High density lipoprotein (HDL) is considered the “good cholesterol” and guess what? Coconut raises HDL! The good cholesterol.

Coconut raises HDL!

This pivotal study of 116 people reported the most useful data I have read on coconut oil and heart disease.

The findings:  coconut oil increases HDL – the protective cholesterol.

Now I am not saying the American Heart Foundation is wrong but I do think without going to much into it, that pharmaceutical companies play a big role. Not because I am a conspiracy theorist, but because I worked in the industry for nine years.

The emphasis on lowering someone’s LDL and TC is quite out of proportion to the accurate diet advice being given.

The most popular of these drug groups being HMG-CoA reductase inhibitors or statins which focus on blocking the liver’s capacity to make LDL. Hence lowering TC which has been shown to decrease arthrosclerosis and heart disease. But does that mean coconut oil is bad?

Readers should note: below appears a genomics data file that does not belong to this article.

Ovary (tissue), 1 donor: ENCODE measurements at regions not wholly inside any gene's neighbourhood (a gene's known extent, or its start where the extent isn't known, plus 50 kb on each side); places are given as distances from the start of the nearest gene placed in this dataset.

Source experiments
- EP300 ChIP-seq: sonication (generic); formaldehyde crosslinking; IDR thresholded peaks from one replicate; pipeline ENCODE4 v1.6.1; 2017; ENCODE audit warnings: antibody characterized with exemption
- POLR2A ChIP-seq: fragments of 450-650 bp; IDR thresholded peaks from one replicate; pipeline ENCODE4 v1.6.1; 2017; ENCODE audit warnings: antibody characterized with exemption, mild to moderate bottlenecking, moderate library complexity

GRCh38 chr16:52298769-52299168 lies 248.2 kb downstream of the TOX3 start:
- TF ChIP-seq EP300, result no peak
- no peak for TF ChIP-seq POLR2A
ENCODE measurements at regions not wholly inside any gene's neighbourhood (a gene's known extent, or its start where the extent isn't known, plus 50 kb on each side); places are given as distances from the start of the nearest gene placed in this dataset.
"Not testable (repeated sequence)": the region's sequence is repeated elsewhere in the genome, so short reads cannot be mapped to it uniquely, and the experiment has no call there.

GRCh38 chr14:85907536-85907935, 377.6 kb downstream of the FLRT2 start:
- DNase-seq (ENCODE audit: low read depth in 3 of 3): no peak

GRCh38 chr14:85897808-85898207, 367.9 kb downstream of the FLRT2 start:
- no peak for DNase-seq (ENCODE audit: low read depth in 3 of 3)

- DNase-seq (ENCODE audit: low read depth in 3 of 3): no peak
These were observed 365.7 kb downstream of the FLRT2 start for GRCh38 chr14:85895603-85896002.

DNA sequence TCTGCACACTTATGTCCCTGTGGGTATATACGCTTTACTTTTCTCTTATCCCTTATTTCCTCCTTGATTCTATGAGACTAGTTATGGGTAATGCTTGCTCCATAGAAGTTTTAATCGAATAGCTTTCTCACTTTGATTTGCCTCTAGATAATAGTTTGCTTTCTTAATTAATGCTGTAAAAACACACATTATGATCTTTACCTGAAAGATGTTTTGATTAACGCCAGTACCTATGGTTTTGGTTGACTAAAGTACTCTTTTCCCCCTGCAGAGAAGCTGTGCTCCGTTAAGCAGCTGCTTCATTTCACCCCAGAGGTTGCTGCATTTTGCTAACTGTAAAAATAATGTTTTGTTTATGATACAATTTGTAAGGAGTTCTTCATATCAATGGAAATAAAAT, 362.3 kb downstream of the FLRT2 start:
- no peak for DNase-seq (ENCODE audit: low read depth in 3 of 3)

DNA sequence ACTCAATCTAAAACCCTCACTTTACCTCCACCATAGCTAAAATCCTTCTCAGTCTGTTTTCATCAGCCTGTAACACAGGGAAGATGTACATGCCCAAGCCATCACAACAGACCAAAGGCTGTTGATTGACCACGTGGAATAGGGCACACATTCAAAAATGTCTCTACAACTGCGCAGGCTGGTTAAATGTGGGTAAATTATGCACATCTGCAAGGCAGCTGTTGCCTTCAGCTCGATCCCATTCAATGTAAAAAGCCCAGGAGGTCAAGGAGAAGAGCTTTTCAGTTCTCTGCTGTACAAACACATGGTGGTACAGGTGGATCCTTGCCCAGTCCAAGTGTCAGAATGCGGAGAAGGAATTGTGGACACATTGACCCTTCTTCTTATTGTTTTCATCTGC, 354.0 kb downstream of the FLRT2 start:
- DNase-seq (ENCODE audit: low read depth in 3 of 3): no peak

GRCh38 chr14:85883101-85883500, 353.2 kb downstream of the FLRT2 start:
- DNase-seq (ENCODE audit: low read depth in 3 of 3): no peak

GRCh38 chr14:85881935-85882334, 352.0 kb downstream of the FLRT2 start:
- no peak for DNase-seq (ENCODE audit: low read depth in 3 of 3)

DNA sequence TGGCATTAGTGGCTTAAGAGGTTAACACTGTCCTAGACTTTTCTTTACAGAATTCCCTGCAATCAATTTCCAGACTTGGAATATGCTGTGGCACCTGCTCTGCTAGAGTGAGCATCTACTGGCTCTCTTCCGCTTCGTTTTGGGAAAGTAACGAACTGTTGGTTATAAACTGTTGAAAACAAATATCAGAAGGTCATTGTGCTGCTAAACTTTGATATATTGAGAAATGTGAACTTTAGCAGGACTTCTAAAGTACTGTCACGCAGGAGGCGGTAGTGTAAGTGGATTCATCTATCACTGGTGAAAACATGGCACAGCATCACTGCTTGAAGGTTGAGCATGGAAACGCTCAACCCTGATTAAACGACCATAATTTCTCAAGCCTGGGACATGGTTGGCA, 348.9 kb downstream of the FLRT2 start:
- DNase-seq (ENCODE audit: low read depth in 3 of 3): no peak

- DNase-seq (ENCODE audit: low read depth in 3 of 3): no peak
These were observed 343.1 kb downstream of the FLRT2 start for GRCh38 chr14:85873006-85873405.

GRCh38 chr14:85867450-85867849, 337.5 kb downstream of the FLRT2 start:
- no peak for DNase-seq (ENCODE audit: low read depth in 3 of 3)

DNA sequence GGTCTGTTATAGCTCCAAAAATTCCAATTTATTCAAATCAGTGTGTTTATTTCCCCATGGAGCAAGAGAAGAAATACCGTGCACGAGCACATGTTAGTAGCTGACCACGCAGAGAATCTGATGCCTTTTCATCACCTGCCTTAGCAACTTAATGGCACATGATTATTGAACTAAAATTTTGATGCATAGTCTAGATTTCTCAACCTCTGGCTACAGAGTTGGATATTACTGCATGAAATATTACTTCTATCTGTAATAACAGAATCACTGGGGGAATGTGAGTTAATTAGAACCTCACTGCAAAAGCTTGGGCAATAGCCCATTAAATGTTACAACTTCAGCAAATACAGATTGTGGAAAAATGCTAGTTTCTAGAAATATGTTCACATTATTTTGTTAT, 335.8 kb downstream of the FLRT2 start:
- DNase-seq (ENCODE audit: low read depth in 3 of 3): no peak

I don’t believe so.

Many people who have died from heart attacks haven’t had elevated LDL or TC. It is just a risk factor.

The Good Oils in Coconut Oil

Remember I was saying their are more fats than just lauric acid (saturated fat) in coconut oil which makes it unique?

Where here is the significance.

Coconut oil has quite a few oils. Some saturated (lauric acid), some polyunsaturated (linoleic acid) and monounsaturated (oleic acid).

Linoleic acid (although <2% of coconut oil) is considered an essential fatty acid. It plays a role in inflammation, brain, skin and bone health. You need to consume essential fatty acids (linoleic and alpha linolenic ) which are found in healthy nuts, seeds, olive oil, deep sea fish and plant oils, as they are essential for good health. Your body can not make these fatty acids from other fats! Coconut oil gets a ring in here as a healthy option.

Oleic Acid constitutes approximately 6% of coconut oil. Oleic Acid is found in high amounts in olive oil and has been put forward as the reason why the Mediterranean diet is so wonderful, and plays a role in heart disease prevention and breast cancer reduction! 


My Conclusion

I believe given the extensive review of current research and studies, my coronary care back ground and nutritional understanding that the review paper published in Circulation has bundled coconut oil unfairly with other saturated fats.